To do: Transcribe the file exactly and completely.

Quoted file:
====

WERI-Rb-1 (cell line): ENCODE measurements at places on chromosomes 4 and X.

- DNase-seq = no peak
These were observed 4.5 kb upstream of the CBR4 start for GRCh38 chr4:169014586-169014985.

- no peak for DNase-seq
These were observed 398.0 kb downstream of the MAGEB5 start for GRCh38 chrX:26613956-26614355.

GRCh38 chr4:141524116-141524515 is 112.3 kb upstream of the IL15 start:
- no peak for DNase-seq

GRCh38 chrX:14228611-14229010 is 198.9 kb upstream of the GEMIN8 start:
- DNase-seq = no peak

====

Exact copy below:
WERI-Rb-1 (cell line): ENCODE measurements at places on chromosomes 4 and X.

- DNase-seq = no peak
These were observed 4.5 kb upstream of the CBR4 start for GRCh38 chr4:169014586-169014985.

- no peak for DNase-seq
These were observed 398.0 kb downstream of the MAGEB5 start for GRCh38 chrX:26613956-26614355.

GRCh38 chr4:141524116-141524515 is 112.3 kb upstream of the IL15 start:
- no peak for DNase-seq

GRCh38 chrX:14228611-14229010 is 198.9 kb upstream of the GEMIN8 start:
- DNase-seq = no peak